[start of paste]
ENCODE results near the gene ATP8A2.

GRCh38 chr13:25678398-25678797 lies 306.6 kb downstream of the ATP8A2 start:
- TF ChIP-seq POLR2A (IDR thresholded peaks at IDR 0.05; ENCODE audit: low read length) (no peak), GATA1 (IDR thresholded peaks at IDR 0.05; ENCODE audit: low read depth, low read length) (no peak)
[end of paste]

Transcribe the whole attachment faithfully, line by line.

ENCODE results near the gene ATP8A2.

GRCh38 chr13:25678398-25678797 lies 306.6 kb downstream of the ATP8A2 start:
- TF ChIP-seq POLR2A (IDR thresholded peaks at IDR 0.05; ENCODE audit: low read length) (no peak), GATA1 (IDR thresholded peaks at IDR 0.05; ENCODE audit: low read depth, low read length) (no peak)